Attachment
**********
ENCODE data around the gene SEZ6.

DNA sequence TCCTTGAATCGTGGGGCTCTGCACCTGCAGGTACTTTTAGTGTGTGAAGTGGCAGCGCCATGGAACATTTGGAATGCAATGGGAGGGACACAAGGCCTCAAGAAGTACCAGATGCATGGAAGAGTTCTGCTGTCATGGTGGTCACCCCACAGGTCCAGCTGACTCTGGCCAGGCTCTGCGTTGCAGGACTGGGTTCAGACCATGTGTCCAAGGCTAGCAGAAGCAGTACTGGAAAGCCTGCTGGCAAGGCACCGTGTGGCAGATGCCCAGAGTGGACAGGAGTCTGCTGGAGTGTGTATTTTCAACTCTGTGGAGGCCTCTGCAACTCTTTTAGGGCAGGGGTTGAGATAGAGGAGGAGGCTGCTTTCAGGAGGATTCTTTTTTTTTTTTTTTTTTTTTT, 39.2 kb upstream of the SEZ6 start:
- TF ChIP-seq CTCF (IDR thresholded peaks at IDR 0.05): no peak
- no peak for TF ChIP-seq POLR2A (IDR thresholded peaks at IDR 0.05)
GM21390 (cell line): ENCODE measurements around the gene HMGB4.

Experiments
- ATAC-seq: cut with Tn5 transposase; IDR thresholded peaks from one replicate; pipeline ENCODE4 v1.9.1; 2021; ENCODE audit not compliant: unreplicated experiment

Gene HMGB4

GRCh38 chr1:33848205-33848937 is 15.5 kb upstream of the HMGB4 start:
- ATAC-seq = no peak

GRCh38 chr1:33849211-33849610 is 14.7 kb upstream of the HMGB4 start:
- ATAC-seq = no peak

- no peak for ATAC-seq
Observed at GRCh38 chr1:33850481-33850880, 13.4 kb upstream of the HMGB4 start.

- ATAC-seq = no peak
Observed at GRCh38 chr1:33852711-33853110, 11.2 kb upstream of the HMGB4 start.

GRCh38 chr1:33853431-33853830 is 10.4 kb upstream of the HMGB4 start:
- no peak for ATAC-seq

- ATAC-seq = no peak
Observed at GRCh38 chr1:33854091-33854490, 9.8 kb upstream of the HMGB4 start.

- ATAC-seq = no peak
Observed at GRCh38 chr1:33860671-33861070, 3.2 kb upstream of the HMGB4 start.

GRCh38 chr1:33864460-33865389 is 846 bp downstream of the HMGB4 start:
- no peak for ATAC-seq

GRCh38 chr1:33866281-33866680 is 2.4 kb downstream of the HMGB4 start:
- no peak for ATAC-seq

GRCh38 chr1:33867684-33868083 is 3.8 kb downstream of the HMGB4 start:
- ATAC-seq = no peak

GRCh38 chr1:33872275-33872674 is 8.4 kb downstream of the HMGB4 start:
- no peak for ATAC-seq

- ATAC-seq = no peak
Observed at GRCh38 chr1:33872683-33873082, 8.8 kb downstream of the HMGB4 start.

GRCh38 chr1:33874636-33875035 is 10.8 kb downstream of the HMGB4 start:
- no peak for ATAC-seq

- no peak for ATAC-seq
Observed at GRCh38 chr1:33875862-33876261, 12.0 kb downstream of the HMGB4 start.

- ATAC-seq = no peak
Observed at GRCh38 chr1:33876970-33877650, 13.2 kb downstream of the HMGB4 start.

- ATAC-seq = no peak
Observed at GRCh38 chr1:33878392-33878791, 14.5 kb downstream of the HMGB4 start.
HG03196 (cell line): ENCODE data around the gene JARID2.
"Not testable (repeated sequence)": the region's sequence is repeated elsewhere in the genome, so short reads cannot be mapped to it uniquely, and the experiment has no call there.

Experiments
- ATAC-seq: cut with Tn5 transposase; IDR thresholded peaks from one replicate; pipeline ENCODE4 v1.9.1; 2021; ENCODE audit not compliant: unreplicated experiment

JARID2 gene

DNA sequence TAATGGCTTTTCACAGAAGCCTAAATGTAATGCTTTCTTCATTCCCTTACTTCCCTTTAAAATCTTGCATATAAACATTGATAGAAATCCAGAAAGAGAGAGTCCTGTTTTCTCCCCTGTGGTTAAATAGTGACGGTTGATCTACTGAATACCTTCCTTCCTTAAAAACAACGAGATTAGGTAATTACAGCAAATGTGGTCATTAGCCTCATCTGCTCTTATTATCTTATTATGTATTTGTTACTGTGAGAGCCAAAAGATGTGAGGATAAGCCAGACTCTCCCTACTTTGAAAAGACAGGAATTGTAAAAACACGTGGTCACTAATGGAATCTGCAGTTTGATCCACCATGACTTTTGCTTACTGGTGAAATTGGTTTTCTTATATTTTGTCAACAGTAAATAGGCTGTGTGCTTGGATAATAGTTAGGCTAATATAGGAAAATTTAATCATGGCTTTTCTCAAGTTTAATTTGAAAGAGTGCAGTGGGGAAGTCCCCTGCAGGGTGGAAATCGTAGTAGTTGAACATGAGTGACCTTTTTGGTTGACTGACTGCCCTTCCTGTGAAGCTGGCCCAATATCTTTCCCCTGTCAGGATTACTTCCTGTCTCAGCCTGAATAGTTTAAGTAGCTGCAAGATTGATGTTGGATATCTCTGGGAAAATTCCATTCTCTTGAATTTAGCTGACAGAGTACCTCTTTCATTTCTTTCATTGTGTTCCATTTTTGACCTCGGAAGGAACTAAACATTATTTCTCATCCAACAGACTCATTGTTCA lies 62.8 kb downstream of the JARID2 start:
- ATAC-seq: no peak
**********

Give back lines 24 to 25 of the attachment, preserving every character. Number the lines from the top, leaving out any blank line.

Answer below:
- no peak for ATAC-seq

GRCh38 chr1:33866281-33866680 is 2.4 kb downstream of the HMGB4 start: